The University of Toronto’s plans for a safe and gradual return to on-campus operations this fall will see most employees continuing to work remotely, the university says.
Faculty, librarians, staff and students at U of T have shown great courage, creativity and generosity in their responses to the COVID-19 pandemic, Vice-President, Human Resources & Equity, Kelly Hannah-Moffat said in an update to the community on July 20.
“The health and safety of the U of T community and broader public is our highest priority,” said Hannah-Moffat. “As we gradually resume on-campus operations this fall, we will be guided by the advice of public health authorities.”
The statement followed an announcement by the province on Monday that Toronto and Peel Region will remain in stage two of the reopening process. The Ontario government said it will reassess the situation next week to determine if those areas can move to stage three of its reopening process July 31.
The university’s decision to continue limiting the number of people working on campus is in line with U of T’s commitment to the City of Toronto to ease the burden on public transit and other city infrastructure. It allows Facilities & Services and Health & Wellness staff to focus their resources on supporting those who will be working on-site to sustain the university’s core research and teaching mission or deliver necessary on-site services to students and members of the community. And it helps preserve critical supplies where they are most needed.
In the fall, approximately 90 per cent of undergraduate courses have an online option, and most of these courses will be online only. Those courses that have an in-person element, such as teaching labs, will be conducted using necessary health and safety precautions and following public health guidelines.
As the university looks ahead to the next stage in its recovery, U of T leaders are designing long-term flexible work arrangements to meet the needs of individual employees and operations. The university expects many of these arrangements will enable employees to work remotely wherever possible.
The three overarching principles guiding U of T’s reopening plan are to promote health and safety, advance academic excellence and meet the needs of the community. These principles are outlined in UTogether2020: A Roadmap for the University of Toronto.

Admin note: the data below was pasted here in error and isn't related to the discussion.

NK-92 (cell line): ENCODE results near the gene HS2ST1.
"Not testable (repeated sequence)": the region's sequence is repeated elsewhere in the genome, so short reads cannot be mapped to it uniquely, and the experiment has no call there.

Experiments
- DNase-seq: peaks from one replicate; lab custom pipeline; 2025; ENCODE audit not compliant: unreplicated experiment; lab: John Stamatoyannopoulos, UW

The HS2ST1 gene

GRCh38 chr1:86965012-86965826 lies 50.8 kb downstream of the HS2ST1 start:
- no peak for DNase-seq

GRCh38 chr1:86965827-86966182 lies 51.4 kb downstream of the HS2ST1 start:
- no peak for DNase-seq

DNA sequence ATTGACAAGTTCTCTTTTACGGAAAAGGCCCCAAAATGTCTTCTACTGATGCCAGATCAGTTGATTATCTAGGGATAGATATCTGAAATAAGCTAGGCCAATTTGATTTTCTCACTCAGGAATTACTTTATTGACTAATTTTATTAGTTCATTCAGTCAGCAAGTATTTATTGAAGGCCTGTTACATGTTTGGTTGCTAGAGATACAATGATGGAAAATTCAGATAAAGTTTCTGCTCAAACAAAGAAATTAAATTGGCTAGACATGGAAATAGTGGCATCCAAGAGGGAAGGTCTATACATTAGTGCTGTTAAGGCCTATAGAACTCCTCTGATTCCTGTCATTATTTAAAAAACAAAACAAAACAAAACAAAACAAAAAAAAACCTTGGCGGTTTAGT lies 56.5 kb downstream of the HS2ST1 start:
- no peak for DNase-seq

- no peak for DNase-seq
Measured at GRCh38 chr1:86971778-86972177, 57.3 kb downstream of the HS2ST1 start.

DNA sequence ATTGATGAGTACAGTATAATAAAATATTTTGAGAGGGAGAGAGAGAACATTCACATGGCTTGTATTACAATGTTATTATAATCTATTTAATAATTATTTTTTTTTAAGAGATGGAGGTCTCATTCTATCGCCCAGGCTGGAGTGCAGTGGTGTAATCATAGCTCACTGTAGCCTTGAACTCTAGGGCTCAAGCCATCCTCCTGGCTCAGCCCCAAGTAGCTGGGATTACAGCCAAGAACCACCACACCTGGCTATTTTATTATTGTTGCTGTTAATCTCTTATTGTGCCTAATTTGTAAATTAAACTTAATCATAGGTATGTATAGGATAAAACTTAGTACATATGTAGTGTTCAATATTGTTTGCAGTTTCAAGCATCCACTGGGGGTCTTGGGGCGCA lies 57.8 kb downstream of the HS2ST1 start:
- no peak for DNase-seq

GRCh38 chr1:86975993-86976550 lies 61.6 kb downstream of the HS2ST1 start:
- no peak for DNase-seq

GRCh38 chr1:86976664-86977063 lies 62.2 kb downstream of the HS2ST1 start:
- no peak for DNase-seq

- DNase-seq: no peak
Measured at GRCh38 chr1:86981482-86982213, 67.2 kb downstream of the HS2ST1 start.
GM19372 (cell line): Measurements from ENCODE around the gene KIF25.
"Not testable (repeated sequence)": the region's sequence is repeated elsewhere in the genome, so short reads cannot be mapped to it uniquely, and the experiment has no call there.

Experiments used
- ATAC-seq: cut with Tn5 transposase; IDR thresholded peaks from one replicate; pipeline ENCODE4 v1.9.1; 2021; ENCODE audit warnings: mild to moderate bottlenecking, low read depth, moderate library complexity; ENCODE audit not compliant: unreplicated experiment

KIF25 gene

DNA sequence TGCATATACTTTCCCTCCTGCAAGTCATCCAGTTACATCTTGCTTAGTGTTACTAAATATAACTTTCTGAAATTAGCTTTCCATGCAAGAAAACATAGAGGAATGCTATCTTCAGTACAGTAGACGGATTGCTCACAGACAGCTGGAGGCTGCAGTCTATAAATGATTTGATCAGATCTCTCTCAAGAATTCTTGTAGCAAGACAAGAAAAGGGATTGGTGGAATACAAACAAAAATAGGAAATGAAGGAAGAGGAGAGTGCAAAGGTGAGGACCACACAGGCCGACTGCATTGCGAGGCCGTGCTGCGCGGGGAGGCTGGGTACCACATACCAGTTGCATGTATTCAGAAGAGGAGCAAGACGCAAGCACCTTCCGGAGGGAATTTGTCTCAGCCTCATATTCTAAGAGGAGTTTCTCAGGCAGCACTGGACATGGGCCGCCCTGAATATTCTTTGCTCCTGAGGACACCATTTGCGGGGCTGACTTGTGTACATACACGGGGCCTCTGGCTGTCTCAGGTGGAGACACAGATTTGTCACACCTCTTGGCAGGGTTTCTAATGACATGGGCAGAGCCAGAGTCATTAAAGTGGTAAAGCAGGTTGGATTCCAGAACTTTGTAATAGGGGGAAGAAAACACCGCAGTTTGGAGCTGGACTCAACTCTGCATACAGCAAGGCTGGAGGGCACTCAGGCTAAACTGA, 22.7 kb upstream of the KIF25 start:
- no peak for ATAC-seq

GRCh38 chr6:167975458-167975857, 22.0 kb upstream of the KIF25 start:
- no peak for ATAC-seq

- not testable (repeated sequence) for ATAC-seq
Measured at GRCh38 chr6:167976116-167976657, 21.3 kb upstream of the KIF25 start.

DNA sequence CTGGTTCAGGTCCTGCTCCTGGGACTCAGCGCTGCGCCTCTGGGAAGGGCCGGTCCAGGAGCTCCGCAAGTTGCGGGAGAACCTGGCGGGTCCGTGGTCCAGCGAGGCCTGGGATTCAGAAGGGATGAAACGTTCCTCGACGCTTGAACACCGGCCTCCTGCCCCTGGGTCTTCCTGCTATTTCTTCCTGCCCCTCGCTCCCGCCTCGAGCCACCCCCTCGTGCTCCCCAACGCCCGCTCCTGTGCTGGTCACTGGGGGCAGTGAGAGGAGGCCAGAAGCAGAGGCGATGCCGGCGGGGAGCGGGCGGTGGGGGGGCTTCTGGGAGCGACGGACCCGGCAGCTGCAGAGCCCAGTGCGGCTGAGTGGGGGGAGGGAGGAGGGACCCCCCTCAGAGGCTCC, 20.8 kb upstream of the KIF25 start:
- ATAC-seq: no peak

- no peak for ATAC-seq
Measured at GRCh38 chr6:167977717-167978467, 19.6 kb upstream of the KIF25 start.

The university will be taking measures to distribute two non-medical masks to every student, faculty member, librarian and staff person. Everyone in an indoor space on U of T campuses that is normally publicly accessible is required to wear a mask, unless they have a medical condition – in keeping with the city by-law on masking.
Teams across the university have collaborated to develop tools and assessments to evaluate workspaces so employees can work safely while physical distancing. The University of Toronto’s Guide to a Safe Return to Work, released July 20, outlines how managers will be scheduling tasks and organizing workflows in such a way as to reduce traffic – and makes it clear that rules may change as the situation unfolds.
Steps have also been taken to increase the frequency of cleaning and disinfecting, up to five times per week for libraries and classrooms. High-touch surfaces, such as elevator buttons and doorknobs, will be cleaned twice daily. The university is also in the process of installing additional sanitizing stations across the three campuses.
Meanwhile, the university is developing wellness tools that prioritize physical and mental well-being as part of its reopening plan. Throughout the summer, U of T plans to carry out surveys to gather feedback from the university community to better guide its reopening efforts.
“We are incredibly grateful to the whole U of T community for their patience, adaptability and resilience during this challenging time,” said Hannah-Moffat. “We will continue to prioritize the safety of the community and adhere closely to safety protocols and public health guidelines in all our planning.
“We look forward to welcoming back students, staff and faculty and carrying on U of T’s tradition of providing a rich, vibrant and stimulating academic and working environment.”